The backlash on trade

Michael Zurn and Pieter de Wilde (WZB): Debating Globalization: Cosmopolitanism and Communitarianism as Political Ideologies. Robert J. Shiller on the coming anti-national revolution. Fei Deng and Ming Du (Surrey): International Standards as Global Public Goods in the World Trading System. Bryan Schonfeld on why the U.S. needs the World Trade Organization. How much do we really know about global trade’s impacts? Mark Thoma on the toughest question about global trade. From The Economist, the consensus in favour of open economies is cracking, says John O’Sullivan — is globalisation no longer a good thing? Why they’re wrong: Globalisation’s critics say it benefits only the elite — in fact, a less open world would hurt the poor most of all. Does globalization hurt poor workers? It’s complicated. Is globalization bad for the global poor? This study ran an experiment to find out. Free trade lowers prices — but not on things poor people need (and it pushes up housing prices). Scott Sumner on how globalization is not the problem, it’s the solution.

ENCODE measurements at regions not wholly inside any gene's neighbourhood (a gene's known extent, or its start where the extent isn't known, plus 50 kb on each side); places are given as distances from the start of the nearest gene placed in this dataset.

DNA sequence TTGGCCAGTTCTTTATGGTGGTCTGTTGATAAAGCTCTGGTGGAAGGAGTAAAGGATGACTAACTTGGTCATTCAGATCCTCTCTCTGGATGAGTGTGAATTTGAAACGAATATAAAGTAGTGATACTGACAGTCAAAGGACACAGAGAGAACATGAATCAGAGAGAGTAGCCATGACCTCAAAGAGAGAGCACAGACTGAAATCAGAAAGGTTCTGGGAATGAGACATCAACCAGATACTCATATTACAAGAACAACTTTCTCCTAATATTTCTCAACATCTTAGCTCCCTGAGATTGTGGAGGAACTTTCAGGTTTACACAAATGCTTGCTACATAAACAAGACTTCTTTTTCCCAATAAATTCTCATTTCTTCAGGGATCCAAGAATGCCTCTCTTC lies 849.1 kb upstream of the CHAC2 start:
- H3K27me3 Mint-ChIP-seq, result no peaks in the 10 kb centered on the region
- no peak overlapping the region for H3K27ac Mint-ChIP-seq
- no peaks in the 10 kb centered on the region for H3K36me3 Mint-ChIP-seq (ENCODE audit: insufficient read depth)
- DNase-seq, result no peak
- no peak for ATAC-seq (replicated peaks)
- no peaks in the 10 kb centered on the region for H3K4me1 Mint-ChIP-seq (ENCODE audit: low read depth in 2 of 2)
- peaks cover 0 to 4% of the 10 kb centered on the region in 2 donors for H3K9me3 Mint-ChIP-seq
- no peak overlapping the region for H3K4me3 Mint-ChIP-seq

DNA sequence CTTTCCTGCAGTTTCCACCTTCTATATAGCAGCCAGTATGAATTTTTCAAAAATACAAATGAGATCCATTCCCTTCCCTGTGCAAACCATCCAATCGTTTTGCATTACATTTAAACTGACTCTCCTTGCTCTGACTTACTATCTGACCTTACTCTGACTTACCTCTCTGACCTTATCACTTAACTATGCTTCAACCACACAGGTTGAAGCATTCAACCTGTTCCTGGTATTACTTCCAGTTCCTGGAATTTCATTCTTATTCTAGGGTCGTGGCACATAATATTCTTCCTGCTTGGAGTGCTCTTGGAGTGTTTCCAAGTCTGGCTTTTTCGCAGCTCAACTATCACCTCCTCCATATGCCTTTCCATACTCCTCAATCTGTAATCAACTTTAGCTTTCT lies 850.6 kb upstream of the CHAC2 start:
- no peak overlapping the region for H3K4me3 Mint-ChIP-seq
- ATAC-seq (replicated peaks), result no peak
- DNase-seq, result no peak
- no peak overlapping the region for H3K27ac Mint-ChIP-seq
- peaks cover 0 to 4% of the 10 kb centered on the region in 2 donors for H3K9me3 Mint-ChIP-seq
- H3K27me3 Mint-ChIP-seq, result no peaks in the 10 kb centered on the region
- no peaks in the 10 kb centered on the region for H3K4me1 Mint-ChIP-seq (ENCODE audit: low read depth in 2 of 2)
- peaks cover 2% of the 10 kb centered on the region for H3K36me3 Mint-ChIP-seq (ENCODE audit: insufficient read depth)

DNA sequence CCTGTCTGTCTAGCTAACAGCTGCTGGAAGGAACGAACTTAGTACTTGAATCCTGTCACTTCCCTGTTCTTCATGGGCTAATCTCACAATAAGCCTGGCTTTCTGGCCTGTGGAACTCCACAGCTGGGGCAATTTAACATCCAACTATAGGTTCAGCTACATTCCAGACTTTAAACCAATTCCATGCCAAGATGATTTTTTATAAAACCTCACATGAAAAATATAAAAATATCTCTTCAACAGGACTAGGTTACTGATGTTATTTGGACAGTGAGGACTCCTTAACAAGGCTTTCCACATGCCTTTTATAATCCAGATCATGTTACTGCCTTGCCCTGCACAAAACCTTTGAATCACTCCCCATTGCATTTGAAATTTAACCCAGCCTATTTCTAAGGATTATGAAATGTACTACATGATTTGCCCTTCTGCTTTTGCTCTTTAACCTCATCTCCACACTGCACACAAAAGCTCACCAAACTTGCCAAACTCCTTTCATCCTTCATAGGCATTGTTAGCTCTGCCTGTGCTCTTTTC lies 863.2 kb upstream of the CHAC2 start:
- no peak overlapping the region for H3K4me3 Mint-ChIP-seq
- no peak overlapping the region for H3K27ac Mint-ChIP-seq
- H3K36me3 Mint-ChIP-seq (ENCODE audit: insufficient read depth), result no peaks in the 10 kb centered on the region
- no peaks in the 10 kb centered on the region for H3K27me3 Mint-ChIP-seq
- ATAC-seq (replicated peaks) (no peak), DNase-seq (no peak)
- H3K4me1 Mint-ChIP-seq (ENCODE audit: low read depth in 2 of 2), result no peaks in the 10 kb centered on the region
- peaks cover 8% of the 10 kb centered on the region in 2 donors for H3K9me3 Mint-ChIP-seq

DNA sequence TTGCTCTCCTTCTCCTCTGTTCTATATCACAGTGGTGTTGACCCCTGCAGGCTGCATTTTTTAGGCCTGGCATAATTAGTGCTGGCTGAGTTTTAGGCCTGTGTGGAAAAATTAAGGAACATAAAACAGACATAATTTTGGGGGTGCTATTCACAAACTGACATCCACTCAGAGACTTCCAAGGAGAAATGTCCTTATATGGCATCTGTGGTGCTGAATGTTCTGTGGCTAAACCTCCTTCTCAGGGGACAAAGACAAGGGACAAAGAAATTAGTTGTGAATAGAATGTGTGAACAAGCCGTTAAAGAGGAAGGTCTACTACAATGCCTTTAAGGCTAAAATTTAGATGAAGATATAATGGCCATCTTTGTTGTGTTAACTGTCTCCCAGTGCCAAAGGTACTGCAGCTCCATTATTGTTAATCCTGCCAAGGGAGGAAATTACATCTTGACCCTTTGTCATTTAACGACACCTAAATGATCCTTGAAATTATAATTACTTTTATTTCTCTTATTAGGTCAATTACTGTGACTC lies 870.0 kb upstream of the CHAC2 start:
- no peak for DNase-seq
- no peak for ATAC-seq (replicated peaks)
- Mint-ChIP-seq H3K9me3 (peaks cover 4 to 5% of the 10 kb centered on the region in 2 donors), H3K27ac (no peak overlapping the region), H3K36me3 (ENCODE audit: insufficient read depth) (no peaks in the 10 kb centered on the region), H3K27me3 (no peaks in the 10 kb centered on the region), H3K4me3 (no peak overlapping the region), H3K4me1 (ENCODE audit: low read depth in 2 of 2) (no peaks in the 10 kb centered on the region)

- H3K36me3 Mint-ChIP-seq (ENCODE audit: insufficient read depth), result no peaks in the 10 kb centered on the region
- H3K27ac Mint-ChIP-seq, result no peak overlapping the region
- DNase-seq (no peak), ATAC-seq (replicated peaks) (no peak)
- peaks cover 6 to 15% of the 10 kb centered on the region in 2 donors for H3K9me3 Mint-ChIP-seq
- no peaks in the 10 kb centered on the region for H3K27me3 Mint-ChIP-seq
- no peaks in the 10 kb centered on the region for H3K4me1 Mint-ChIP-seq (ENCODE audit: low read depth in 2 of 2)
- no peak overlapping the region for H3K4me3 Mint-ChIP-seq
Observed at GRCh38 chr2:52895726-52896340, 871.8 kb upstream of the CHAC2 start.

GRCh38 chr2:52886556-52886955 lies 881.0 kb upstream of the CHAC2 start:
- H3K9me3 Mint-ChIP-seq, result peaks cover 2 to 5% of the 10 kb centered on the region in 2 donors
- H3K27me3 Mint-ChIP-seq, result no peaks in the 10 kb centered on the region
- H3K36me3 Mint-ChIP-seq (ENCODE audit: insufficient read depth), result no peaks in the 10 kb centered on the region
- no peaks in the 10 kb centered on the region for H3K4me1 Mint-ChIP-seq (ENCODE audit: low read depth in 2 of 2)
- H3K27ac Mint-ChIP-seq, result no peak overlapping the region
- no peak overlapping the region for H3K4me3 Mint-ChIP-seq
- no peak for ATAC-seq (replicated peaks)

Frederic G. Sourgens (Washburn): Supernational Law. David Dayen on the big problem with the Trans-Pacific Partnership’s super court that we’re not talking about: Financiers will use it to bet on lawsuits, while taxpayers foot the bill. More wealth, more jobs, but not for everyone: Peter Goodman on what fuels the backlash on trade. Who hates free trade treaties? Surprisingly, not voters. Trump, Clinton target trade deals at a time when globalization is stalling. Trump and Clinton’s free trade retreat: Dan Roberts in Washington and Ryan Felton on a pivotal moment for the world’s economic future. Hillary Clinton calls for “smart and fair trade” — what is that? Donald Trump’s experts are basing his trade policy on a remarkably silly mistake. Justin Wolfers on why a President Trump could start a trade war with surprising ease. Kurt Eichenwald on how Donald Trump ditched U.S. steel workers in favor of China.